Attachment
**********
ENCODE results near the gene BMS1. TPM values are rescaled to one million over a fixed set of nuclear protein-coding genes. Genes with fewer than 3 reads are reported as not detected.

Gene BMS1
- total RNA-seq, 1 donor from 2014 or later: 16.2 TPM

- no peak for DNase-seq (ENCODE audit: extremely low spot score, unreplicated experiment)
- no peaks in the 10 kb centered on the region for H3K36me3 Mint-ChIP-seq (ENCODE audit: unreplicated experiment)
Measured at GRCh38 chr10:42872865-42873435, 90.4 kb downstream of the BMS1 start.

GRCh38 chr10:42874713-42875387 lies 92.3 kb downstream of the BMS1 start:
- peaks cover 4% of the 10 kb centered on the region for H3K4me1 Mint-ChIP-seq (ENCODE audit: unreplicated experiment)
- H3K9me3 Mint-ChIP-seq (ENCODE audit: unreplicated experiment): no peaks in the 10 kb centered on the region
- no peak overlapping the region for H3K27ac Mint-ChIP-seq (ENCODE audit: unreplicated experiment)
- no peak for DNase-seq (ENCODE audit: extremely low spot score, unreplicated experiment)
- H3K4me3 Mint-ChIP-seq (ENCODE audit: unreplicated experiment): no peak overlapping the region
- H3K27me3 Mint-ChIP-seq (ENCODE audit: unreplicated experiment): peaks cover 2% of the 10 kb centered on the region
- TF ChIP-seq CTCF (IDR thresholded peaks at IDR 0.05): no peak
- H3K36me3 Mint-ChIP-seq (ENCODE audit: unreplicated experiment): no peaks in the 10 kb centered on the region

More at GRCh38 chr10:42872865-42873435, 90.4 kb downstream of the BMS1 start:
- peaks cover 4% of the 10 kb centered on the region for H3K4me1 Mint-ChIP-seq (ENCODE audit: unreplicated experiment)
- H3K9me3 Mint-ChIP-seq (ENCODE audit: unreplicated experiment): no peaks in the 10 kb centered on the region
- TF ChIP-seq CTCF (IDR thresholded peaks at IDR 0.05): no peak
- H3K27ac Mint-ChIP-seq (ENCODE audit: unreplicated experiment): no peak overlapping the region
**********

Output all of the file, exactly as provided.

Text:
ENCODE results near the gene BMS1. TPM values are rescaled to one million over a fixed set of nuclear protein-coding genes. Genes with fewer than 3 reads are reported as not detected.

Gene BMS1
- total RNA-seq, 1 donor from 2014 or later: 16.2 TPM

- no peak for DNase-seq (ENCODE audit: extremely low spot score, unreplicated experiment)
- no peaks in the 10 kb centered on the region for H3K36me3 Mint-ChIP-seq (ENCODE audit: unreplicated experiment)
Measured at GRCh38 chr10:42872865-42873435, 90.4 kb downstream of the BMS1 start.

GRCh38 chr10:42874713-42875387 lies 92.3 kb downstream of the BMS1 start:
- peaks cover 4% of the 10 kb centered on the region for H3K4me1 Mint-ChIP-seq (ENCODE audit: unreplicated experiment)
- H3K9me3 Mint-ChIP-seq (ENCODE audit: unreplicated experiment): no peaks in the 10 kb centered on the region
- no peak overlapping the region for H3K27ac Mint-ChIP-seq (ENCODE audit: unreplicated experiment)
- no peak for DNase-seq (ENCODE audit: extremely low spot score, unreplicated experiment)
- H3K4me3 Mint-ChIP-seq (ENCODE audit: unreplicated experiment): no peak overlapping the region
- H3K27me3 Mint-ChIP-seq (ENCODE audit: unreplicated experiment): peaks cover 2% of the 10 kb centered on the region
- TF ChIP-seq CTCF (IDR thresholded peaks at IDR 0.05): no peak
- H3K36me3 Mint-ChIP-seq (ENCODE audit: unreplicated experiment): no peaks in the 10 kb centered on the region

More at GRCh38 chr10:42872865-42873435, 90.4 kb downstream of the BMS1 start:
- peaks cover 4% of the 10 kb centered on the region for H3K4me1 Mint-ChIP-seq (ENCODE audit: unreplicated experiment)
- H3K9me3 Mint-ChIP-seq (ENCODE audit: unreplicated experiment): no peaks in the 10 kb centered on the region
- TF ChIP-seq CTCF (IDR thresholded peaks at IDR 0.05): no peak
- H3K27ac Mint-ChIP-seq (ENCODE audit: unreplicated experiment): no peak overlapping the region